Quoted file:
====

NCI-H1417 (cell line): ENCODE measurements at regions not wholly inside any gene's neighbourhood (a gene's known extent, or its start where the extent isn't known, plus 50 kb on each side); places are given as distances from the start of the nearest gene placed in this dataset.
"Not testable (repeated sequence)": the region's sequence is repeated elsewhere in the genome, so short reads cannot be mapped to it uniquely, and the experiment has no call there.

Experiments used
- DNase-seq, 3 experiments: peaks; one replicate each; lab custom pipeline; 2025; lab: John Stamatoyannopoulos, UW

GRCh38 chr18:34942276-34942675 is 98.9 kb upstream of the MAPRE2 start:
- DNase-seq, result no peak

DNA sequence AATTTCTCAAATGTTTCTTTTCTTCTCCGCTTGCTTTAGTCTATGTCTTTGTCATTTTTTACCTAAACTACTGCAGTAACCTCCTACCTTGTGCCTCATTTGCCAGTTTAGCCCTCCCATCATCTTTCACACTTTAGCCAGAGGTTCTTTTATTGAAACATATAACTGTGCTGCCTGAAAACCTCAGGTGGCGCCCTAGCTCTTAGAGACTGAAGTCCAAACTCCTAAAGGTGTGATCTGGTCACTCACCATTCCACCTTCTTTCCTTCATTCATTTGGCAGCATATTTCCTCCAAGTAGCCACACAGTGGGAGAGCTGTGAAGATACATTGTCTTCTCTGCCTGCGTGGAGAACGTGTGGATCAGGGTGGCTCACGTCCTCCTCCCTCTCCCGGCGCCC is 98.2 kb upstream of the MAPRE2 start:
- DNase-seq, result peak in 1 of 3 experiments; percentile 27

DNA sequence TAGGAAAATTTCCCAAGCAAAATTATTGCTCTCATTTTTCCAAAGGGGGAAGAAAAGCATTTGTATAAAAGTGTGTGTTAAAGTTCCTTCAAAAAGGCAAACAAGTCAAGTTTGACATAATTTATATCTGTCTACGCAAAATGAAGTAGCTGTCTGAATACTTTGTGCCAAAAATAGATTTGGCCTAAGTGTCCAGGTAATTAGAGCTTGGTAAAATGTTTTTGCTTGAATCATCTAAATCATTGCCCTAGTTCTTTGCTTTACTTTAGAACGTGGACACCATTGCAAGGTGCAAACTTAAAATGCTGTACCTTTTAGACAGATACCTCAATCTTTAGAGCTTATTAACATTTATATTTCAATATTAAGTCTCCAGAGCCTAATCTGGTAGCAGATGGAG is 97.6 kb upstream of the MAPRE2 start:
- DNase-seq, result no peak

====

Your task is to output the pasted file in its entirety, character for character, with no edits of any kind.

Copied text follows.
NCI-H1417 (cell line): ENCODE measurements at regions not wholly inside any gene's neighbourhood (a gene's known extent, or its start where the extent isn't known, plus 50 kb on each side); places are given as distances from the start of the nearest gene placed in this dataset.
"Not testable (repeated sequence)": the region's sequence is repeated elsewhere in the genome, so short reads cannot be mapped to it uniquely, and the experiment has no call there.

Experiments used
- DNase-seq, 3 experiments: peaks; one replicate each; lab custom pipeline; 2025; lab: John Stamatoyannopoulos, UW

GRCh38 chr18:34942276-34942675 is 98.9 kb upstream of the MAPRE2 start:
- DNase-seq, result no peak

DNA sequence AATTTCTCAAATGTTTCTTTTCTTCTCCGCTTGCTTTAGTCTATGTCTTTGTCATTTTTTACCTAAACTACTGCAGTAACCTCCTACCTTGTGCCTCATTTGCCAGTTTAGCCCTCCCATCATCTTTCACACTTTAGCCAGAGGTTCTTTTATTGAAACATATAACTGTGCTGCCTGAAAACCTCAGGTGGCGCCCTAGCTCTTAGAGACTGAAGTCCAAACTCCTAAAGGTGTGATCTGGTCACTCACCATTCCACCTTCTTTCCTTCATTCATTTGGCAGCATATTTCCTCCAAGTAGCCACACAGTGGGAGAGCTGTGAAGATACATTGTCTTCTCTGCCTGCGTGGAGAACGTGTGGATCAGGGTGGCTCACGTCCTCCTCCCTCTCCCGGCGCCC is 98.2 kb upstream of the MAPRE2 start:
- DNase-seq, result peak in 1 of 3 experiments; percentile 27

DNA sequence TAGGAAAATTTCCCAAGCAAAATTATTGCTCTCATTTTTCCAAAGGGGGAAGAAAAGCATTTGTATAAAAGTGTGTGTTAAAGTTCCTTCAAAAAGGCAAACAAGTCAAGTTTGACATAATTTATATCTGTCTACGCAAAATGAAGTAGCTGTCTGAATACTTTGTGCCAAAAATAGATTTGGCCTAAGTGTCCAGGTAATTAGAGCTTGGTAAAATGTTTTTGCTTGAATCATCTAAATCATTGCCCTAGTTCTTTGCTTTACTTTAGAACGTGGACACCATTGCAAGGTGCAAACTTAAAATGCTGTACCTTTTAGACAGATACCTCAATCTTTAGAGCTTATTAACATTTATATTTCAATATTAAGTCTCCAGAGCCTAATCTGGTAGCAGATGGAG is 97.6 kb upstream of the MAPRE2 start:
- DNase-seq, result no peak